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Bio-Rad Expands Single-Cell Library Prep Platform With New scATAC-seq Assay


SAN FRANCISCO (GenomeWeb) – Bio-Rad continues to push into the next-generation sequencing with droplet-based technologies, in particular with new assays that make use of the ddSeq single-cell preparation platform it developed in conjunction with Illumina and launched last year.

This week, the firm said that it has developed a single-cell assay for transposase accessible chromatin by sequencing (scATAC-seq) product to add to its existing single-cell RNA sequencing assay. The product is now available for early-access users and Bio-Rad plans a full commercial launch for the first quarter of 2019, according to Carolyn Reifsnyder, director of life science marketing in the company's digital biology group.

The scATAC-seq solution runs on Bio-Rad's ddSeq system, but instead of isolating and encapsulating single cells, it traps individual nuclei into droplets. Reifsnyder said on each instrument run there are four reactions, each of which can process up to 5,000 cells for a total of 20,000 cells in a five minute run with a capture efficiency of more than 80 percent.  

That capture efficiency is significantly higher than for its single-cell RNA-seq assay, which researchers from the Association of Biomolecular Resource Facilities reported in April to be around 3 percent.

Reifsnyder noted that the firm had developed a new approach for "cell and barcode encapsulation that allows us to achieve this high capture efficiency with the new kit." Key to the scATAC-seq kit is the company's use of a customized hyperactive transposase, the enzyme that cuts the DNA between the nucleosomes, she said.

Reifsnyder said the scATAC-seq assay would have initial applications in oncology research and provide a way to validate single-cell RNA-seq experiments. "It's a good way to better understand the mechanisms that drive which genes are turned on and off," she said.

The product will likely compete with the one being developed by 10x Genomics, which the firm previously said it would launch in the fourth quarter of this year.

It's not yet clear how the two products will compare to each other. Reifsnyder touted the custom transposase in the Bio-Rad assay and said that its much improved capture efficiency would be an advantage, but did not share other performance specifications. Likewise, 10x Genomics has also not disclosed performance specifications for its ATAC-seq assay yet.

Bio-Rad made its initial foray into the sequencing market when it acquired startup GnuBio in 2014, a Cambridge, Massachusetts firm that had been developing a droplet-based targeted sequencing technology.

Reifsnyder declined to comment on whether Bio-Rad was still developing that platform. Initially, Bio-Rad had said it would develop the GnuBio technology for targeted clinical sequencing applications, and it integrated the startup into its Digital Biology Center Cambridge team. But last year, the company closed the Cambridge facility, consolidating the center into the Digital Biology Group in Pleasanton, California. Bio-Rad did not say at the time what that consolidation meant for the development of the GnuBio technology, however, the company said in an earnings call last year that it planned to redirect some of the savings it was recognizing from closing down the facility to areas like liquid biopsy.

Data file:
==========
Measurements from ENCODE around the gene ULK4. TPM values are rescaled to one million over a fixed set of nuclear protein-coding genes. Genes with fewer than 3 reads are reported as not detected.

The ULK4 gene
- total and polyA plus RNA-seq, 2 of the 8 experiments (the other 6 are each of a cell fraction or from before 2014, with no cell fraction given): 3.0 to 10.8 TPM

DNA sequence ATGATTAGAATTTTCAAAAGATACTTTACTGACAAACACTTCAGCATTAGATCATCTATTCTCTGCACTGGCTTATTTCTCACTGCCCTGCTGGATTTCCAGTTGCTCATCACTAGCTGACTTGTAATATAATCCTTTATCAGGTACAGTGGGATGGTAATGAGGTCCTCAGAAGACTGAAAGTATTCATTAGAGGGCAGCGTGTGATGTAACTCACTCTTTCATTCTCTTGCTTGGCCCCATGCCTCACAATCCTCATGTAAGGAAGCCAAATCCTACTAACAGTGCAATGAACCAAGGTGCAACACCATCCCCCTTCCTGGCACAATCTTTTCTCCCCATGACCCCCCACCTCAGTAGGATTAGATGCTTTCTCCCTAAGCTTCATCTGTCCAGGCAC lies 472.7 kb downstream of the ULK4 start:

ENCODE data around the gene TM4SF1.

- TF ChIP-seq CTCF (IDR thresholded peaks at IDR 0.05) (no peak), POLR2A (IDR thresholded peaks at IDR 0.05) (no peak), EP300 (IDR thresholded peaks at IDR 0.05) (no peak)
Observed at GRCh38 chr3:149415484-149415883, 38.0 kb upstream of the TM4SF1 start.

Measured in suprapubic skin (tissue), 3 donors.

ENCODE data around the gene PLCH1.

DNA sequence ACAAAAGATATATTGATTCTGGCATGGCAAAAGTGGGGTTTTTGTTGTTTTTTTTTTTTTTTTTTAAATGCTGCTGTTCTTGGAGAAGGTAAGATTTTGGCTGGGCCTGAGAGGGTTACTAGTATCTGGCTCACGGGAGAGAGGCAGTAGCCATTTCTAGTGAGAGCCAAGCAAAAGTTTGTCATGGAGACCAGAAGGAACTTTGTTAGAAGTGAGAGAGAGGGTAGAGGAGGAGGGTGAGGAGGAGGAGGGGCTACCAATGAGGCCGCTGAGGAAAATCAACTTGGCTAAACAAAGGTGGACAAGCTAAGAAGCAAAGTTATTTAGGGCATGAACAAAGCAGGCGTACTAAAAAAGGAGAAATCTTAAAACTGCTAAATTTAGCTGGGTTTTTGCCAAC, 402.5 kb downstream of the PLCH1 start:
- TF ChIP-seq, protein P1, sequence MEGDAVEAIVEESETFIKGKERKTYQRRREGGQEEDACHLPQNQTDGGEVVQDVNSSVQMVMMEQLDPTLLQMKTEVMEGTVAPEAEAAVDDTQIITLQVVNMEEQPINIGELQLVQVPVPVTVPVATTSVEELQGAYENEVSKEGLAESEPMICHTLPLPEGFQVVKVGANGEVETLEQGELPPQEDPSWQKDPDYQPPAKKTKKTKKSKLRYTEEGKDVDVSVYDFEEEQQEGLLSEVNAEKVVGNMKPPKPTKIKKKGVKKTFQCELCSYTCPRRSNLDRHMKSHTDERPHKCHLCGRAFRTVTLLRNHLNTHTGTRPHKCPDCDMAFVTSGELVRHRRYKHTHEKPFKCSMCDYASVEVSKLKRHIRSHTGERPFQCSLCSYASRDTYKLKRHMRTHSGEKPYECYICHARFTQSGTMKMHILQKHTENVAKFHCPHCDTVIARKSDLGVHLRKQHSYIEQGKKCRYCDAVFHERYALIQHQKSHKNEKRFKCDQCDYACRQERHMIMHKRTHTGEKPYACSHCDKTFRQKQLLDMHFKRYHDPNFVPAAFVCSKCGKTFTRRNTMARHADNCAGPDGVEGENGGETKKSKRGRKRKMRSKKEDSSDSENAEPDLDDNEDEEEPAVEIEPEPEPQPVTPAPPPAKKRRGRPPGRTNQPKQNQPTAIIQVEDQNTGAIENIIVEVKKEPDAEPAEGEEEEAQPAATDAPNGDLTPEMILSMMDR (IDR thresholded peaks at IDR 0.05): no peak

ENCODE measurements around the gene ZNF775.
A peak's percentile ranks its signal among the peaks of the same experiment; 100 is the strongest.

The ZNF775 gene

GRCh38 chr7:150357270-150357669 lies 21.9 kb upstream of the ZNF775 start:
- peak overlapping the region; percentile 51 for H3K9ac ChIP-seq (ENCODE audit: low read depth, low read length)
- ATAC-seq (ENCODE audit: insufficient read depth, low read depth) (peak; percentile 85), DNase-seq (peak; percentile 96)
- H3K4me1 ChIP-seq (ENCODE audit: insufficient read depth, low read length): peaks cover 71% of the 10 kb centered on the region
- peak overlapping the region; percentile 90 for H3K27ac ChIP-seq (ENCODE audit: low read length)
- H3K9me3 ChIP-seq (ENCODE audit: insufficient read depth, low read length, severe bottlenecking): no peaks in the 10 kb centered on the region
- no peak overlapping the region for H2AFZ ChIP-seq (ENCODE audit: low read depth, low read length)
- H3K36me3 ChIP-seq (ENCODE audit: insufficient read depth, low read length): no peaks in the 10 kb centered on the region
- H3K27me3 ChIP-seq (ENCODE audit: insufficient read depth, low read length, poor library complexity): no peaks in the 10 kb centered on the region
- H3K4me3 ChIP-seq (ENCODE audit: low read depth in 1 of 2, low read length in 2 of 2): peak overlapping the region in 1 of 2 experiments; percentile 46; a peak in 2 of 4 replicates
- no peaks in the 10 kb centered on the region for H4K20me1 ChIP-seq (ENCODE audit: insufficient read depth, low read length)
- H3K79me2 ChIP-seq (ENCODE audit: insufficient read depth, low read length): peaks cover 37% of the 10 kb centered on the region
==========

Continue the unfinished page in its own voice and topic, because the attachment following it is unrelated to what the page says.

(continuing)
Reifsnyder said that Bio-Rad plans to continue to develop products in the single-cell arena. "The area of single-cell library prep is a large untapped market," she said. In particular, the company is focused on applications that make use of the benefits of droplet technology. "Droplet partitioning is a very fast, scalable way to partition and encapsulate single cells," she said, and the firm is looking to develop other types of single-cell assays that make use of that technology.

Over the last several years, there has been enormous growth in the single-cell sequencing market as plummeting sequencing costs have made analyzing single cells no longer cost prohibitive and as advancements in methods for isolating and analyzing single cells have proliferated. 

A recent market research reported by Grand View Research estimated the global market for single-cell sequencing at $730 million in 2016 and projected it would reach $2.49 billion by 2025.

Given the interest, there are now a number of single-cell technologies on the market. Aside from Bio-Rad and 10x Genomics, WaferGen Bio-systems (now part of Takara Bio), Fluidigm, Becton Dickinson, and 1CellBio have all launched commercial instruments.

In addition, some academic groups, looking for low-cost options or more open systems, have developed their own technologies. Researchers from the New York Genome Center, for instance, have developed a microfluidic system, which they estimated costs $575 to build, on which they run Drop-seq for single-cell RNA-seq as well as an internally developed method called CITE-seq, which looks at the transcriptomes and surface proteins of cells. Researchers in Jay Shendure's lab at the University of Washington, meanwhile, have developed single-cell methods that are based on combinatorial indexing and do not require any specialized equipment.